Woman holding binoculars Join today and get outside at one of our 60+ wildlife sanctuaries.
Woman holding binoculars Join today and get outside at one of our 60+ wildlife sanctuaries.
boardwalk trail through a grassy meadow
Wellfleet Bay Wildlife Sanctuary, Wellfleet

Why Learning to Track the Cape's Wildlife is a Good Idea

July 24, 2023

Many people view tracking wild animals as challenging--a skill reserved for more advanced naturalists and one they’ll likely never master.

But Cape Cod Region adult programs coordinator Kiara Kortis argues that it’s easy to learn basic tracking skills and that once taught, those skills will make any walk outdoors more meaningful and memorable.

Appreciating What You Don’t See

You may know that White-tailed Deer and raccoons are around, but how often do you actually see them? Kiara says there’s a much better chance of finding their tracks or sign—such as scat or fur.

“The track and sign these animals leave behind helps us to paint a picture, tell a story, and peer into a world we seldom get to observe up-close. Just because that animal is no longer in the area, doesn’t mean we can’t understand where it was going, what it was doing, and how it was influencing (and in turn, influenced by) the surrounding environment.”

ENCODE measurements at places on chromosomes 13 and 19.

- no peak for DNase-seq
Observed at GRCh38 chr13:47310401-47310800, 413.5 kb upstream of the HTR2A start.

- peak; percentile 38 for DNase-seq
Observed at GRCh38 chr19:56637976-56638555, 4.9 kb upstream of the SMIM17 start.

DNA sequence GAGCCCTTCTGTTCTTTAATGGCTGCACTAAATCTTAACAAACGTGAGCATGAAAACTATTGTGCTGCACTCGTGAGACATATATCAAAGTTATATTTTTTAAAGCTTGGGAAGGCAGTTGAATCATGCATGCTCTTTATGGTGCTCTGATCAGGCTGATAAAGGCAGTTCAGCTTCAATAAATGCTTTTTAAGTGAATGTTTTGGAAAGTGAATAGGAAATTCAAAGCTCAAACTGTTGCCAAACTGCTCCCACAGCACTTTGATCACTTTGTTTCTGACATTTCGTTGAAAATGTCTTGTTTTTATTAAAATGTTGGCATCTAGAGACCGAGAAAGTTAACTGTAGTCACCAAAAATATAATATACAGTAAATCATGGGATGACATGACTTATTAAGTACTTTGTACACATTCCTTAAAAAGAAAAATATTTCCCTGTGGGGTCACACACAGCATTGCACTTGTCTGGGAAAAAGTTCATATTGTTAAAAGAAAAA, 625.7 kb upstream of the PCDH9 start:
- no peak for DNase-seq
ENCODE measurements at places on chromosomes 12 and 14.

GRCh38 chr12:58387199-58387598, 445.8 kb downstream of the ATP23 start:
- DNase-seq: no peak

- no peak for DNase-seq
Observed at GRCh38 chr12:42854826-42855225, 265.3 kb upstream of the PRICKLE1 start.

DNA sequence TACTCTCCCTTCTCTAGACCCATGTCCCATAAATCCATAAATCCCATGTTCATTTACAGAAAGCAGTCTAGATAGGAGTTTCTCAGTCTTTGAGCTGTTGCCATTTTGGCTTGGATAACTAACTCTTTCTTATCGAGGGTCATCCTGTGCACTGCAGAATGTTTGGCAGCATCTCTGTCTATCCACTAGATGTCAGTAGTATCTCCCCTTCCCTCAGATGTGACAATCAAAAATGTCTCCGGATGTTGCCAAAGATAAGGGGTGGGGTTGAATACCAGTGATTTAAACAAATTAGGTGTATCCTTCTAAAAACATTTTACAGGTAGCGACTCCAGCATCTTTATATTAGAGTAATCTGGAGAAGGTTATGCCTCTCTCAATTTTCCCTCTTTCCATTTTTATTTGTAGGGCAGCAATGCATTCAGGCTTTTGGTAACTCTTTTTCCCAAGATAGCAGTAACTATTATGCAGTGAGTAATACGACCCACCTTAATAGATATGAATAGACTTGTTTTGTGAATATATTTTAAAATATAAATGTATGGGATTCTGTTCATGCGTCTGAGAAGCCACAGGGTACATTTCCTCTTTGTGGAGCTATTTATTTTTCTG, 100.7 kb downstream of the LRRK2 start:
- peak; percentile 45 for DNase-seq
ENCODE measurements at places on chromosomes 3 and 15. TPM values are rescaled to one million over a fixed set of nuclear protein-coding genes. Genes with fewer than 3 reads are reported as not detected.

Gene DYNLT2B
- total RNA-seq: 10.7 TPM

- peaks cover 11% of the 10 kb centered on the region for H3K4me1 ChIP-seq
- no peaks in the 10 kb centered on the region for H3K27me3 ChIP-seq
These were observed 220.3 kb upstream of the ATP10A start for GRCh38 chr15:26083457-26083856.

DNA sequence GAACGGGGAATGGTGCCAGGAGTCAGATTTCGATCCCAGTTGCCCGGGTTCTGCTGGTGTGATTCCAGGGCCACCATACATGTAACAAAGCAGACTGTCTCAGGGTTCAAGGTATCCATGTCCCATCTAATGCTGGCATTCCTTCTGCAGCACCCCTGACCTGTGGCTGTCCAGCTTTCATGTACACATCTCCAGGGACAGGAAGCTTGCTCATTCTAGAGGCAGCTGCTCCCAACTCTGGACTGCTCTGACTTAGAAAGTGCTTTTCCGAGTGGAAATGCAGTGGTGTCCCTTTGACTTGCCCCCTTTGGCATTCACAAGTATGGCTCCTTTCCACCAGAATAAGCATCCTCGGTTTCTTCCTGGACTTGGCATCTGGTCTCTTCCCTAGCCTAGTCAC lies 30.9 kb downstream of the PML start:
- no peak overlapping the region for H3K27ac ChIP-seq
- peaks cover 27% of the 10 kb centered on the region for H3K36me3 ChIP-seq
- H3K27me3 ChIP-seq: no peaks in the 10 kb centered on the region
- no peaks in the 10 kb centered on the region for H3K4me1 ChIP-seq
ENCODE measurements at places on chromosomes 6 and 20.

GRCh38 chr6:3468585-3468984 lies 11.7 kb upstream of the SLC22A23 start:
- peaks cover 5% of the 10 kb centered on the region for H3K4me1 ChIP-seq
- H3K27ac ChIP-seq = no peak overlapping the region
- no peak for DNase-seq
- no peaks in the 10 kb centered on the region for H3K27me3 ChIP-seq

Periwinkle at the end of a trail in the sand by Sean Kortis

Join a Tracking Field School this Fall

Kiara, who will be leading a Cape Cod Field School on tracking over the first weekend of November, says fall on Cape Cod can be a perfect time for deciphering what local critters have been up to.

“As the Cape quiets down, not only does wildlife return to its haunts more frequently, but the lack of human activity also ensure that fresh tracks won’t be trampled, disturbed, or covered over. The windier weather of the fall also ‘cleans the slate’ along our sand and dirt trails more frequently, allowing us to find an explore new, fresher tracks along the way.” Fall weather is also perfect for hiking!

The Art of Tracking

Kiara says because tracking teaches us how to become more observant and to see new patterns, it’s also an opportunity to see the world differently, which can inspire how one sees a tree, a leaf, or even a tiny snail.

“Have you ever learned to identify a plant (or a bird, or perhaps your friend just got a new car), and then, suddenly, you see it everywhere? This new thing pops out at you down every pathway, even though just a few days ago, you didn’t know it existed,” she says.

Kiara adds that tracking combines other environmental mediums together into a more holistic experience while exploring outdoors. “So, at times we will plan to stop or move slowly as we work together to tell the story the habitats around us hold. If you like to combine walking with art, observation, exploration, and detective work – then this is the field school for you!”

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